In terms of the “metamorphose” mentioned above, VII’s Lucrecia literally experiences such, as well, but instead of transforming into a metaphorical political symbol, she is forcibly mutated by the inhuman experiments spoken of above, and while it could be argued that she was complicit, Hojo’s very nature suggests that he wouldn’t have taken no for an answer had she the audacity to change her mind. There is a coercion in the reference of her name, and though it’s not directly stated that she attempted suicide, it is expressed that she could not die. Instead she chooses to hide herself, encased in crystal, picking this form of metamorphosis instead of another more horrifying one. It is the only agency that Lucrecia has.
Her body was used and changed for profit in creating the perfect soldier, a babe she never gets to hold, a child whose face she never sees, a son who never knows her name. It is the ultimate act of thievery, not the falsehood of being “stolen.”
Defiling the World
Finally we come to the rape of the Crone, which is the Planet itself, the all encompassing wisdom bearer, the holder of all our history. It is being defiled by humanity’s greed in the Shinra’s siphoning of the Lifestream, but it grows darker than that. As in our world, killing the Planet is killing ourselves. In VII, though the world and humans are even more intricately intertwined for the souls of those living and those who have died flow from it in endless repeat. In taking it from this flow for power’s greed, humans are literally destroying the future. Again this idea is not unique to VII’s world, but is also mirrored in our own, and like in VII those who want power couldn’t care less about what it will cost. It doesn’t affect them directly (now) only trickling down to the most destitute.
So long as raping the Planet garners profit, the defilement will go on and on. What the Shinra does in FFVII is a microcosm of Jenova’s corruption, but the former is far more disturbing. Jenova is an eldritch abomination that’s very nature is to feed off of the lifeblood of worlds. It’s how it survives, and though it is an unfathomable horror, parasites do what comes natural. Humanity has a choice, and in VII and reality, we choose to use whatever means to bolster ourselves with more power.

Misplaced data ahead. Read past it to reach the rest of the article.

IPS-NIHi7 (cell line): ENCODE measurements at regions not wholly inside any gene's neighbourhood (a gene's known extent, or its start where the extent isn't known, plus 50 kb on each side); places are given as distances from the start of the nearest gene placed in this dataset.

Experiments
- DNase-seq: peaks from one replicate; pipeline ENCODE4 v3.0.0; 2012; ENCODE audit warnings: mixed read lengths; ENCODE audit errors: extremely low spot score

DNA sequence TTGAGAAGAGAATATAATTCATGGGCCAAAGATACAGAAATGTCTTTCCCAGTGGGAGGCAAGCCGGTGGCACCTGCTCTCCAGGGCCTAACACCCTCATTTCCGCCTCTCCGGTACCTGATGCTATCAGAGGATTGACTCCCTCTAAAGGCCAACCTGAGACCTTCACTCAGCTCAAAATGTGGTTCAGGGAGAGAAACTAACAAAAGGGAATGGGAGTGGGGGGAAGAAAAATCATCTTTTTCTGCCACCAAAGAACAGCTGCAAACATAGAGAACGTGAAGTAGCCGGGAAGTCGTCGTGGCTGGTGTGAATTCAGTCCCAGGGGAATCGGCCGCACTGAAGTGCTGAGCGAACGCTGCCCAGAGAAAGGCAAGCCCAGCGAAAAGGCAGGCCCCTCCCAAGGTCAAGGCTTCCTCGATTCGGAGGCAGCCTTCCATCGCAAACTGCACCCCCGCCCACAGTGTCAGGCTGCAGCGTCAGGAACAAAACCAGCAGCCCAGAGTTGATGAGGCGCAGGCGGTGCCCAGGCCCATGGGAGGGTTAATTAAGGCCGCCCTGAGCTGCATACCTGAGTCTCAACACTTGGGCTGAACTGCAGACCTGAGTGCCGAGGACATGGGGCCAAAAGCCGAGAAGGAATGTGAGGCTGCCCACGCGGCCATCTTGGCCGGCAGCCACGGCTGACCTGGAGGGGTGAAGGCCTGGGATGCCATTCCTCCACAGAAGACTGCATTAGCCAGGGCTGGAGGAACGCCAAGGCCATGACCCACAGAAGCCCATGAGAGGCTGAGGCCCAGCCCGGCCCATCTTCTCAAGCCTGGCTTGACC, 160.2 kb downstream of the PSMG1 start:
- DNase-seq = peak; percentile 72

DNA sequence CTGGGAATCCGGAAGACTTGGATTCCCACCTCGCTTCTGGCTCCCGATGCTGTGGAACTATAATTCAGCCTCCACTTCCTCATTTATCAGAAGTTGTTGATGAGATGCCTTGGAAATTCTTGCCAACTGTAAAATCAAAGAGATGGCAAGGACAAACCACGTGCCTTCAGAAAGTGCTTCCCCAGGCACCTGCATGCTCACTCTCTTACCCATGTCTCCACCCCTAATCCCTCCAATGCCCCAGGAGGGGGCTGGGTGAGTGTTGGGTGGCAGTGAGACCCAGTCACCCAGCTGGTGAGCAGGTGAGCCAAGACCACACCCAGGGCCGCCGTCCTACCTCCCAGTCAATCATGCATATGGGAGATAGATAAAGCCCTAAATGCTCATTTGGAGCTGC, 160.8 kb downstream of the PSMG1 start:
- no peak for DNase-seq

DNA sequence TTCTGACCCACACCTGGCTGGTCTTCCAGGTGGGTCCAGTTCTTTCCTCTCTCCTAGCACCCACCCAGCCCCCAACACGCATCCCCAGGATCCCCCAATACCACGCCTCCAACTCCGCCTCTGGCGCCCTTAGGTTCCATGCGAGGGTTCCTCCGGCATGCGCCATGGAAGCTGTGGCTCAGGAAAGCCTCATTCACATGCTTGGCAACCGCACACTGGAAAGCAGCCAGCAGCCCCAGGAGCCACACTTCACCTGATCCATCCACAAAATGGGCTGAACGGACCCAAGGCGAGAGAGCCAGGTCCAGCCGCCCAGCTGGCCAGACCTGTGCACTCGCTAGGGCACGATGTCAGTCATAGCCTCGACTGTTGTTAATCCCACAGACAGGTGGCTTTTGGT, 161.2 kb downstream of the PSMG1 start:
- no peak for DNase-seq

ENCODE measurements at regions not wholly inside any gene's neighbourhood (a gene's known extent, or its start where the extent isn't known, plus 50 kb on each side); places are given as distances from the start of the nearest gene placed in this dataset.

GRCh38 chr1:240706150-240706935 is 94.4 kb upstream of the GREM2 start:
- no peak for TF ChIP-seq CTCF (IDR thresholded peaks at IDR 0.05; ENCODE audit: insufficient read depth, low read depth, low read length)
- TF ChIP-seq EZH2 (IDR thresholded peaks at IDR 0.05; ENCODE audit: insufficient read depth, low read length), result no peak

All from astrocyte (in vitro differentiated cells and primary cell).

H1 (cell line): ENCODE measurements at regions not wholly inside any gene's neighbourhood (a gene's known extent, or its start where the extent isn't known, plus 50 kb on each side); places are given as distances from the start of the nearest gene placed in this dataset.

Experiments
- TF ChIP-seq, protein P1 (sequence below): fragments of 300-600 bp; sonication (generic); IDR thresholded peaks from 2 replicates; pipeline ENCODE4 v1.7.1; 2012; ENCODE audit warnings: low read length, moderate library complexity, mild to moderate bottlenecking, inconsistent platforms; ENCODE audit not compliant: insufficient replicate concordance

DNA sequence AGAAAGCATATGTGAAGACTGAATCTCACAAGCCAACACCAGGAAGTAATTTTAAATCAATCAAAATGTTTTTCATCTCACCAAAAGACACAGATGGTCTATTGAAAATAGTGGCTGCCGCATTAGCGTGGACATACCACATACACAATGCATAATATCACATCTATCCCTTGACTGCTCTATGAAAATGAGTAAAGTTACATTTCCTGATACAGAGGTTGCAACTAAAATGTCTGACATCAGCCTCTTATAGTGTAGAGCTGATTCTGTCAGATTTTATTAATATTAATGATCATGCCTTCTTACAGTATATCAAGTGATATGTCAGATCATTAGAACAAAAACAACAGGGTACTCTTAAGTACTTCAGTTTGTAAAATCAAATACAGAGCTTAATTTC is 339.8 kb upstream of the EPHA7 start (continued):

The Bitter Glass
Final Fantasy VII is about the war between the sky gods and the earth gods, and humanity’s hubris in thinking we can control them both. If that means using the “dark mother” for profit then damn it all and be it so.
Without question the fourth face of the goddess is clearly Jenova, the only face ironically known where the name of the true mother Lucrecia and her brightness is left for the shadows. Jenova parallels in darkness all of the aspects. It is arguably the true adversary as Aeris is the true light. Their “wounds” even match with the sword coming out of the frail flower girl in the spot where the tube tranfixes. It is in the same space as the human womb.
The dark mother, the false mother, the empty mother is mirrored in the transfixed maiden. It becomes meta in its representation in Binah, the third Sephirah
“[It} is two-aspected and distinguished as Ama, the Dark Sterile Mother, and Aima, the Bright Fertile Mother.”
-Dion Fortune “The Mystical Qabalah”
Jenova is the opposite of Lucrecia (Mother) in tragedy that the false name is the only known and the true “bright” matron is usurped and less than forgotten. It is the the devourer of the Planet (Crone), and the adversary of Aeris (Maiden). This leads me to the subject of…
“The shadows come to dance, my lord, dance my lord, dance my lord. The shadows come to stay, my lord, stay my lord, stay my lord.”
-George R R Martin “A Clash of Kings”
VII creates a meta-darkness in its unknown. The prior discussed silence in the name of the mother is at least a mundane ignorance, but the pall of eldritch abomination and cosmic horror casts a shadow over all of what we can only wish existed in the light. A story doesn’t have to be cosmic horror in order to speak of them. Martin’s epic A Song of Ice and Fire Series has the mysterious Drowned God of the Ironborn that is a near clear cut analogue of Lovecraft’s Cthulhu.
As the Father of Horror used the motif so did Tolkien, the Father of Fantasy himself in his own masterpiece.
“Far, far below the deepest delving of the Dwarves, the world is gnawed by nameless things. Even Sauron knows them not. They are older than he. Now I have walked there, but I will bring no report to darken the light of day.”